In a project launched in mid-2019, conservation-led travel company andBeyond, successfully reintroduced the highly endangered Temminck’s ground pangolin at its flagship game reserve in KwaZulu-Natal, South Africa, thereby reversing local extinction. A feat that is said to have reversed the local extinction of the species in the province.

Pangolin at andBeyond Phinda

The world’s most intensively poached and trafficked mammal, the pangolin is on the verge of extinction around the world. A near insatiable demand for their scales, which are used in traditional medicine in the Far East, has left all four of Asia’s pangolin species facing extinction. The four remaining African species have increasingly become targeted, with 68 tons of scales representing an estimated 120,000 African pangolin intercepted by law enforcement agencies and customs officials at ports in both Africa and Asia in 2019 alone. Since 2016, more than 206 tons of scales have been intercepted, representing almost 400,000 African pangolins.

Working in conjunction with the African Pangolin Working Group (APWG), the Johannesburg Wildlife Veterinary Hospital and the Humane Society International (HSI) Africa, andBeyond has released several pangolin retrieved from poachers or illegal wildlife traffickers across South Africa in operations undertaken by the South African Police Service (SAPS) and the APWG.

In Africa, over and above the huge losses due to poaching, the additional pressures of habitat loss, the bush meat trade and their traditional use in African tribal dress and medicine have seen the numbers of pangolin decline dramatically. While the savannahs of KwaZulu-Natal were once home to a healthy population, pangolin are thought to have gone locally extinct in the area. The selection of andBeyond Phinda Private Game Reserve as the first pangolin release site in KwaZulu-Natal offers an opportunity to change that.

“Since its inception, Phinda has always been about re-establishing and returning species long gone extinct in the area,” explains Simon Naylor, Conservation Manager at andBeyond Phinda Private Game Reserve. “We were one of the first private or state-owned reserves to attempt the reintroduction of lion, cheetah, elephant and buffalo. Smaller species such as serval, klipspringers, rock hyrax and caracals have all been brought back to the area. The Temminck’s ground pangolin is one of the last remaining mammals to be reintroduced to an area where they once occurred but where they went extinct.”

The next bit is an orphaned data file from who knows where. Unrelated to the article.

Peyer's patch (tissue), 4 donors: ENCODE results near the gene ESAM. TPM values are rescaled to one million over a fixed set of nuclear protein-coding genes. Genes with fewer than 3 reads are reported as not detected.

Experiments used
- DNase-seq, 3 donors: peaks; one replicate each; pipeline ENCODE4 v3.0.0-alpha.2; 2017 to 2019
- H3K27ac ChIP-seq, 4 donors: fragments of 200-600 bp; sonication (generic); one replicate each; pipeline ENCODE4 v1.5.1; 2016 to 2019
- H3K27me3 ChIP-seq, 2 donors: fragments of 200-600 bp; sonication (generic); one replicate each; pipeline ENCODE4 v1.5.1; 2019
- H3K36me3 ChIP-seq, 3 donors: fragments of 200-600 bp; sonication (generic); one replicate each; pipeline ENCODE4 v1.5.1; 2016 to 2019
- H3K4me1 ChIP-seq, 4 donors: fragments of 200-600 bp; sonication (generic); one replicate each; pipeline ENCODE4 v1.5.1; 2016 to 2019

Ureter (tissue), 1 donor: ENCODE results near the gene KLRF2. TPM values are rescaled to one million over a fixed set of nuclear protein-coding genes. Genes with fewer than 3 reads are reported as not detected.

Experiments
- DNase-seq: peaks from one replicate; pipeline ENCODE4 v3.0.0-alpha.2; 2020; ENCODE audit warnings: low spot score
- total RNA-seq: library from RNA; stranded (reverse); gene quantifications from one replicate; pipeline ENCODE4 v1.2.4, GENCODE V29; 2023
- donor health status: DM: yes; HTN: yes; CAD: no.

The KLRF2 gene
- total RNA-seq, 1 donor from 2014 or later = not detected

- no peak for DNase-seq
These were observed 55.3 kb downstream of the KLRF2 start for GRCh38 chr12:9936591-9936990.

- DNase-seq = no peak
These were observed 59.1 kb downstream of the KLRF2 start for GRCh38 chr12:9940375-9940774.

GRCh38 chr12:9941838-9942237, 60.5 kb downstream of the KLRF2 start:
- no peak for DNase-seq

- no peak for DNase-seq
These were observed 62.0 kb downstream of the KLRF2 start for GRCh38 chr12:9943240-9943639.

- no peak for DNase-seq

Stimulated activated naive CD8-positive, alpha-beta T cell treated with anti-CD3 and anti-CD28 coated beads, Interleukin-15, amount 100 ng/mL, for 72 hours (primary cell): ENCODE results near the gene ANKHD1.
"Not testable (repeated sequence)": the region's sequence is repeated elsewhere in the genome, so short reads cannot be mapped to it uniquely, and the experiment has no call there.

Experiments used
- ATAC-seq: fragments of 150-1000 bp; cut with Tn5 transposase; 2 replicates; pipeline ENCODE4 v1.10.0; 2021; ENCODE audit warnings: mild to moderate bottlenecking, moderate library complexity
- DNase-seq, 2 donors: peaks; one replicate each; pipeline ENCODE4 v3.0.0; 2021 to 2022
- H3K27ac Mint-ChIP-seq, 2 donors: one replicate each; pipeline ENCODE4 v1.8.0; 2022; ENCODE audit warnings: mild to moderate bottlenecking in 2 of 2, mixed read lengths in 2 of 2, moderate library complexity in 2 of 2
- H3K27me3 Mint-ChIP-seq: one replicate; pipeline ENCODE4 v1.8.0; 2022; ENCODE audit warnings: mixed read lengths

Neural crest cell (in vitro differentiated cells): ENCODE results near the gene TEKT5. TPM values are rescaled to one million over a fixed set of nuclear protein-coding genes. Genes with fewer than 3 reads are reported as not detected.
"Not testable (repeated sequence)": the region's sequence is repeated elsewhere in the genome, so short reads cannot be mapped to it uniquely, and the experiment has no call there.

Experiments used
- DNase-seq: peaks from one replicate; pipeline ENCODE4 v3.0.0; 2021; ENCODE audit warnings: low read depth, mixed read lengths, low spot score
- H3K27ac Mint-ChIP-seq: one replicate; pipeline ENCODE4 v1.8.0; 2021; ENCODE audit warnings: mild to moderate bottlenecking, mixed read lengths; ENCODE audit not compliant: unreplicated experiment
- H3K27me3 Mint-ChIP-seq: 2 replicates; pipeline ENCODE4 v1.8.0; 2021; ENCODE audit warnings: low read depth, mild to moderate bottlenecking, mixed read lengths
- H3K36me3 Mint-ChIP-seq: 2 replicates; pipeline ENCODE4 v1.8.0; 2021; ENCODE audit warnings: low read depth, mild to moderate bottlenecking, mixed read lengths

“This reintroduction attempt is important for a number of reasons. If successful, it could provide a breeding nucleus from which to create further populations of this threatened species. In this way, it brings back a species thought to be extinct in this province. We are very proud to be partnering with the APWG and to be the recipients of the pangolins in their care.”

“The release of pangolins retrieved from the illegal wildlife trade at Phinda is not only a monumental achievement for the region but also a pivotal study to monitor the reintroduction of pangolins into a province that had experienced a local extinction of the species a few decades earlier,” agrees Professor Ray Jansen, Chairman of the APWG.

“This ground-breaking project is the first of its kind for the species and likely for the order Pholidota globally. The dedicated team at Phinda is monitoring the pangolins very closely and we hope to develop a release protocol that can be implemented elsewhere across the species’ distributional range.”

The release of the pangolins has been gradually and carefully monitored. After specialised veterinary treatment by Dr Karin Lourens at the Johannesburg Wildlife Veterinary Hospital and following the release protocol and guidance of the APWG, the animals were slowly introduced to their new habitat. Spending their sleeping hours indoors in specially designed crates, the pangolins were initially released for three to four hours at a time.

During this time, they were closely followed and observed by Phinda’s conservation team, as well as researchers. Once the research team was satisfied that the animals were feeding well, had achieved the ideal weight, and were settled in the chosen area, the pangolins were fitted with VHF and satellite tags and released. After a few days of around-the-clock monitoring, the research team has reverted to checking in on the pangolins twice a day and weighing them once a week.